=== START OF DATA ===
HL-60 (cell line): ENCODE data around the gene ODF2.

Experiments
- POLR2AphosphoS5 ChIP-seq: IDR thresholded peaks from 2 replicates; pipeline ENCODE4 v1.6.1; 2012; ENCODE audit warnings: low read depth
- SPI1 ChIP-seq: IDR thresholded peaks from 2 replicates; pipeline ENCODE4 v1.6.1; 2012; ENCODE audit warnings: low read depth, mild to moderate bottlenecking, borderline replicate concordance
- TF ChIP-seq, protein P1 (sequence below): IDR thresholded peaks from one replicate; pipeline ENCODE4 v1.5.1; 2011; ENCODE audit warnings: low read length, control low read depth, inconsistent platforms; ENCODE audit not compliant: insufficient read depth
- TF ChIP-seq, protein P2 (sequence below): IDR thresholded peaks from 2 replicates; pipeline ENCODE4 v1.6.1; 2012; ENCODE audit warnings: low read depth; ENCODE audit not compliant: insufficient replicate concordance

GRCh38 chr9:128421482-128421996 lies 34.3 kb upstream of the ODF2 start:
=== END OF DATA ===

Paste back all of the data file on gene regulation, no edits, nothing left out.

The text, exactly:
HL-60 (cell line): ENCODE data around the gene ODF2.

Experiments
- POLR2AphosphoS5 ChIP-seq: IDR thresholded peaks from 2 replicates; pipeline ENCODE4 v1.6.1; 2012; ENCODE audit warnings: low read depth
- SPI1 ChIP-seq: IDR thresholded peaks from 2 replicates; pipeline ENCODE4 v1.6.1; 2012; ENCODE audit warnings: low read depth, mild to moderate bottlenecking, borderline replicate concordance
- TF ChIP-seq, protein P1 (sequence below): IDR thresholded peaks from one replicate; pipeline ENCODE4 v1.5.1; 2011; ENCODE audit warnings: low read length, control low read depth, inconsistent platforms; ENCODE audit not compliant: insufficient read depth
- TF ChIP-seq, protein P2 (sequence below): IDR thresholded peaks from 2 replicates; pipeline ENCODE4 v1.6.1; 2012; ENCODE audit warnings: low read depth; ENCODE audit not compliant: insufficient replicate concordance

GRCh38 chr9:128421482-128421996 lies 34.3 kb upstream of the ODF2 start: